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When in Mitiaro, you do as they do

Monday 10 February 2020 | Written by Melina Etches | Published in Outer Islands


When in Mitiaro, you do as they do
St Therese Catholic Church and parishioners. 20020420.

Mitiaro also known as Nukuroa, is peaceful and precious; like going back in time. Melina Etches shares her experience after her first ever visit to the island.

Mitiaro part of the Nga-Pu-Toru island group, the untouched coral atoll with its stark sandy roads and lush greenery has population of approximately 130.

It is very quiet.

There are no dogs barking, speeding motor vehicles or any kind of loud machinery.

Having not heard a bark and assuming dogs were banned from the island, I was startled to learn that there actually is a resident dog on the island called Barbush, yes Barbush.

The unusually named pet is owned by the mayor Tuaine Patira Ngametua.

I was told Barbush was brought to the island in 2017 in an attempt to frighten the wild pigs from gardens and plantations.

However, Barbush was more frightened of the pigs and refused to chase them away, he merely just watched the roaming pigs from the safety of the veranda. Barbush lives quietly and comfortably (he has his own bed) with the mayor and his family.

Although the residential population is small, the warm gentleness of the people, especially the mamas, is embracing, like you are a part of them and they will take care of you.

And the sense of pride is admirable.

The community is very much steeped in its traditional ways.

We were advised, “when you are here in Mitiaro, we have our customs, you do as we do; how you are, where you are from, you leave that there”.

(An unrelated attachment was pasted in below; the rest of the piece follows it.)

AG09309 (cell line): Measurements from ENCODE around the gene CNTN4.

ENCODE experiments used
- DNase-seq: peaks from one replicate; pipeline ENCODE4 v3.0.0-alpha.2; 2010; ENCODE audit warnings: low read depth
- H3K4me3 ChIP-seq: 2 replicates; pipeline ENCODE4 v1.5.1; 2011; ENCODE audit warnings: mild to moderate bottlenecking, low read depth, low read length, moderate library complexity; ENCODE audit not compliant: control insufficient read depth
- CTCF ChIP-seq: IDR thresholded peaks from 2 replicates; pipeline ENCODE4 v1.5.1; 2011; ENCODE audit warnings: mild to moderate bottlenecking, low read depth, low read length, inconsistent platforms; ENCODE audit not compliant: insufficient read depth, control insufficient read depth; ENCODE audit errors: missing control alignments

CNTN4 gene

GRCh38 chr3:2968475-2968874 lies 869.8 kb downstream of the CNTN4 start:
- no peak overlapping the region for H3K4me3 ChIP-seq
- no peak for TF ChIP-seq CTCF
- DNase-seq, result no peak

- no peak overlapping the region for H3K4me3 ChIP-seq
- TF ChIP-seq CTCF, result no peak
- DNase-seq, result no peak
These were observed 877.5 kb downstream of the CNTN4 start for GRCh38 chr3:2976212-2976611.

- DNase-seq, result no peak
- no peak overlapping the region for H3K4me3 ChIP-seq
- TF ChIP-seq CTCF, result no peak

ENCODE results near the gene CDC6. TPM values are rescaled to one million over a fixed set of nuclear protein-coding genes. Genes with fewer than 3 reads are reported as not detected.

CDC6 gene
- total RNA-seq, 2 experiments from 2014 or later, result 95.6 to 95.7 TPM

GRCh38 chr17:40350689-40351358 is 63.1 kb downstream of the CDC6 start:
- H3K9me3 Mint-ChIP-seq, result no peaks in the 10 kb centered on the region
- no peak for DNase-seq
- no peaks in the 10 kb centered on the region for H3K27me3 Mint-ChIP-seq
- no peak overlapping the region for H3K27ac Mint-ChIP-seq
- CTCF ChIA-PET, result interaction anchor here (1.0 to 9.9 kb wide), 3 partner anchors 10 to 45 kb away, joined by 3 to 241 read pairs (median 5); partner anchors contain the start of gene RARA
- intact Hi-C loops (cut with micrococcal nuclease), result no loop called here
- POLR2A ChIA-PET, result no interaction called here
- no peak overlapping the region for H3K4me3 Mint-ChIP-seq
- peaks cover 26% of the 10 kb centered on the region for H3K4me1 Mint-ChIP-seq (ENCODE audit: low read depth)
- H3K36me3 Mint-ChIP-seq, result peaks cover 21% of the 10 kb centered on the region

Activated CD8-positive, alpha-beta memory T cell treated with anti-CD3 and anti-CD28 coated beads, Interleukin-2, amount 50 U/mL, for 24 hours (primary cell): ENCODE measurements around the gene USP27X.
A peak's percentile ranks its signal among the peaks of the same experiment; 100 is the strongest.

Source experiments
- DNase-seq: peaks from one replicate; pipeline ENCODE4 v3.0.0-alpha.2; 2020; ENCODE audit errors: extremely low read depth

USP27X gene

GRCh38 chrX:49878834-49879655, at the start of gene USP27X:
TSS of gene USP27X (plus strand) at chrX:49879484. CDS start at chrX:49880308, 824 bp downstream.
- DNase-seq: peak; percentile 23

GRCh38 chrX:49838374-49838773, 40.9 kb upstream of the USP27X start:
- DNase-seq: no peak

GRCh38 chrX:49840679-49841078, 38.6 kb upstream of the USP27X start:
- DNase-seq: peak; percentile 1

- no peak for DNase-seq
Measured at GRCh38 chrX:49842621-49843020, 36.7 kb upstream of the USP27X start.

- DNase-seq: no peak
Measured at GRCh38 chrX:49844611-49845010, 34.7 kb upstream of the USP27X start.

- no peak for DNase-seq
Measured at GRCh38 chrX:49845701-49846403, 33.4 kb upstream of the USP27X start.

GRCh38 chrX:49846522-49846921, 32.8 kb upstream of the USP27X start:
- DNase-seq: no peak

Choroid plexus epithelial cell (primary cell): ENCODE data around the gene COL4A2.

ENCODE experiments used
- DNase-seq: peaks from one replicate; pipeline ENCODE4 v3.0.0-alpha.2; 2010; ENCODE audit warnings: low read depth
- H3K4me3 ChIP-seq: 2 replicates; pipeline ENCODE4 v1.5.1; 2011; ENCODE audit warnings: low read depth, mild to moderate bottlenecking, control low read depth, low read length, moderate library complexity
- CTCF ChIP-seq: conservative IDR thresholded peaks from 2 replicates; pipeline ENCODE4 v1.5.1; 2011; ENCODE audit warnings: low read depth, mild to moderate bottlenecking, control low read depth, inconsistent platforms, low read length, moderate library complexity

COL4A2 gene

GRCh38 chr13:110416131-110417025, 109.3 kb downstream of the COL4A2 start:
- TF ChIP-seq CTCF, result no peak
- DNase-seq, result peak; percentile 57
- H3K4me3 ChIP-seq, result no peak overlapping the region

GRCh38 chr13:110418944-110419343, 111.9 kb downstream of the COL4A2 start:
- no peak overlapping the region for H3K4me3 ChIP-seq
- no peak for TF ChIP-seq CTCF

Visiting the Pa Enua is about respect. Respect for their rules, their protocols, their dress code.

If you cannot humble yourself and pay attention to their way of life, stay home.

Women are not to wear shorts or tights through the village on a Sunday (you may do so at home); when attending any function, women are expected to wear a skirt or a dress, not shorts.

I and the women in our group heeded the dress code with no qualms, we were pleased to do so.

Sundays are a no for swimming, unless you are given permission.

And when invited to an island function, you are expected to turn up, it doesn’t matter what else you want to do you - turn up because your absence is noticed.

Mitiaro has a strong Christian faith, and has three churches, the Cook Islands Christian Church, the Catholic Church and the Assembly of God.

As with any of the Pa Enua, it is admirable that we have people who choose to stay, inhabit and nurture these islands because without them who knows what would happen to these islands?

Mitiaro is flat, driving through the inland and outer roads all you see is ara (pandanus) that the island is well known for in the eis, and the freshwater lakes Rotonui (big lake) and Toto Iti (small lake) make up a large part of the island.

The island has four villages located close together, Atai (also called Arai), Auta, Mangarei and Takaue.

It has a popular underground water reserves, including Vai Nauri – a deep clear cool lake, reputed to have healing powers and Te Pitakare, an underground freshwater cavern.